I voted for freedom today in Ohio — and so did everyone else across the country who voted
Mark Duncan, ASSOCIATED PRESS
I voted this morning. In Ohio.
A friend of mine from another state commented to me recently that my vote "really counted" because of where I lived. Believe me, we have been surrounded by political rhetoric here unlike anywhere else I have ever lived through. From multiple daily phone calls to mailings, countless yard signs and near weekly rallies with presidential candidates in attendance, there is an energy and intensity here about this election that is palpable. We feel the pressure.
But while the electoral count hinges greatly on swing states such as Ohio, I disagree with my friend that her vote somehow doesn't count as much as mine.
I am not politically vocal, but I am deeply patriotic. There are no candidate signs in my yard, but I proudly fly my flag. My ancestors have rarely run for civic office, but I have a deep family history of military service — including my own husband. I love this country. I voted today to combine my voice with those of millions to choose my leader. But I will not post who I voted for online. I will not share my political opinions widely nor loudly. Not because I do not care about who is elected, but because I care more about preserving the freedom to choose.
I vividly remember my first experience with communist government. I was traveling with a performing musical group as a young college student. We arrived at the airport in northern Vietnam to armed guards who opened and searched our luggage. Books and personal items were confiscated — deemed inappropriate to even bring into the country. We were instructed about what we were and were not allowed to talk about with citizens, audience members and students with whom we would associate. The feeling in that setting was instantly suffocating. My time there was full of fear and trepidation. I worried constantly about what I was saying and whom I was speaking with. While I dutifully respected the wishes of the country during my visit, I began to understand the value of the freedoms I had enjoyed every day of my American life.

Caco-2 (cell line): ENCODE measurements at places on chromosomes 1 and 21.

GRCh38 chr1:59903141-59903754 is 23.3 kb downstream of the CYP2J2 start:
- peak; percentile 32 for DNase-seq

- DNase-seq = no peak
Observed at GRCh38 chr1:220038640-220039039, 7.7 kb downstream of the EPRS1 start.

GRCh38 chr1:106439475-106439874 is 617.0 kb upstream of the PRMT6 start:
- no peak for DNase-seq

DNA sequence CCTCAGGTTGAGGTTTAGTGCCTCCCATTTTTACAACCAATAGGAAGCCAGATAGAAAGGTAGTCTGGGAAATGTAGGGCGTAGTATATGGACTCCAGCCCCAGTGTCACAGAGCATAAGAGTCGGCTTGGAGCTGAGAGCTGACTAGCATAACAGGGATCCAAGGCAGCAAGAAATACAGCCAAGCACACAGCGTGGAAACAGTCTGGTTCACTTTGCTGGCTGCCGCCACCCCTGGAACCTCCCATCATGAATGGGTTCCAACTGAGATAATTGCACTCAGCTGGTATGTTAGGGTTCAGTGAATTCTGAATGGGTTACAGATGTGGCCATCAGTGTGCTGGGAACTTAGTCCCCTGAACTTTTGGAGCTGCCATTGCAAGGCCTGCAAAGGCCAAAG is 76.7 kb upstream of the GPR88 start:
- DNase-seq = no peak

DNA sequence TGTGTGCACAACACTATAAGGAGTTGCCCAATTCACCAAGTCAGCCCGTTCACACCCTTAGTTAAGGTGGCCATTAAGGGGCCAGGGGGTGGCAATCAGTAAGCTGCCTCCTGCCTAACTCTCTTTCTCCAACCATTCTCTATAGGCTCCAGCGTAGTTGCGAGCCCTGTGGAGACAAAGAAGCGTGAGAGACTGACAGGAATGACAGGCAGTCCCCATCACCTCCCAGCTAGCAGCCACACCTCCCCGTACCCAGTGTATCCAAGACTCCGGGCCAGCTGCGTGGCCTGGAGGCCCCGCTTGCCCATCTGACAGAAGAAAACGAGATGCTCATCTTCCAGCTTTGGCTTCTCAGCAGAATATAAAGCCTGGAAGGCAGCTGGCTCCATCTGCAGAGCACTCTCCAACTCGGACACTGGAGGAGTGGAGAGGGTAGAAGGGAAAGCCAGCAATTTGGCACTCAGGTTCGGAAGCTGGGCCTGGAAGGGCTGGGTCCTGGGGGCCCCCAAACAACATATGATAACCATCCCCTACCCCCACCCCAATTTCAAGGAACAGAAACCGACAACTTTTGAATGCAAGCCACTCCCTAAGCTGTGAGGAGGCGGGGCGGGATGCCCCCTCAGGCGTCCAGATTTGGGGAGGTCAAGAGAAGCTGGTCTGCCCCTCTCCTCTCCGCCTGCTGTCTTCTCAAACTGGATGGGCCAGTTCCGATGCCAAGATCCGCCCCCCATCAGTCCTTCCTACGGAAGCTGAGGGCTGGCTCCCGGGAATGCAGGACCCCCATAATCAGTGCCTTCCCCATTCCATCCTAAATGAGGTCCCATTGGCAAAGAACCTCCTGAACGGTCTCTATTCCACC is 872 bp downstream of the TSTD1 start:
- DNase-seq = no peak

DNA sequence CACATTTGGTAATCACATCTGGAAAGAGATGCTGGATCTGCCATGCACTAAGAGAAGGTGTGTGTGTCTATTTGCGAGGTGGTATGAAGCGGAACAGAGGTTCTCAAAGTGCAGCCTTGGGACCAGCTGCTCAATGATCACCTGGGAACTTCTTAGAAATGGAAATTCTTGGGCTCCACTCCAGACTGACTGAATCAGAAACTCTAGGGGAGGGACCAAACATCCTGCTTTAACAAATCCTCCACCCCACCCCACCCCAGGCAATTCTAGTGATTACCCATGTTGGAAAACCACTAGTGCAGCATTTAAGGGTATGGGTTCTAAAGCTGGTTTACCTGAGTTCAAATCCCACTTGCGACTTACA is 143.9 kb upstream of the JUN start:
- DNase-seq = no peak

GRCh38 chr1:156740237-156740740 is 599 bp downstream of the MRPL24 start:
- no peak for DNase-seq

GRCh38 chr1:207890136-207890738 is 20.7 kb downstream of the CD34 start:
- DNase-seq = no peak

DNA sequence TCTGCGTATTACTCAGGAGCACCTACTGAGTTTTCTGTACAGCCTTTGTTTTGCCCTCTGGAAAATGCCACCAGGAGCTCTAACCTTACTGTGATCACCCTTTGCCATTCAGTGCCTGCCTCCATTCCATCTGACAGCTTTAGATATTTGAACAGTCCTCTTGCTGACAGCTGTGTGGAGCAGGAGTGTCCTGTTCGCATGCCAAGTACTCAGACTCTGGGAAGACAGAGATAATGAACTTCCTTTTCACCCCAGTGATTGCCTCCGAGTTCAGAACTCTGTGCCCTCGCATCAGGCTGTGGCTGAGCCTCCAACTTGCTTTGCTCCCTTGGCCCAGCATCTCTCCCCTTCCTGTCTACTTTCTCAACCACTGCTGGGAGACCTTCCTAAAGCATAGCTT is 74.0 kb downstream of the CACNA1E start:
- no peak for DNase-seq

I recently read Barbara Demick’s “Nothing to Envy: Ordinary Lives in North Korea.” It is a stunning account of six North Korean citizens over 15 years, documenting systematic governmental control, neglect and ultimately starvation of their people. Cut off from what we would consider the very basics of modern civilization, including electricity and access to food, people grew disillusioned with their tyrannical rule and risked life and family to escape their country. Consistently told their sacrifice was for the greater good of the country, many simply wasted away under terrifying sovereign authority.
In the historically based account of 1980s India, author Shilpi Somaya Gowda recounts rampant infanticide, culturally forced abortions and abandonment of countless girls. Her novel “Secret Daughter” brings to light the accepted cultural notion that male heirs are superior offspring due to ancient dowry practices. In poverty stricken areas, girls and women are now being sold or kidnapped into brothels for prostitution, pornography and sex trafficking. According to New York Times reporter Nicholas Kristof, of the more than 10 million children prostituted around the world — more are in India than in any other country.
So as I stood peacefully in line this morning with my neighbors, awaiting the opportunity to cast my vote, my thoughts traveled around the globe. I thought of the book I read before going to bed last night, being able to select my choice from a countless number of varying voices in my library. I thought of the breakfast I had eaten before driving to my polling station — how I had been able to simply go to the grocery store and choose amongst thousands of options of nutritious foods. I thought of my beautiful daughter, who I dropped off at a public high school minutes before voting, knowing she would be safe and given equal opportunity to learn there.
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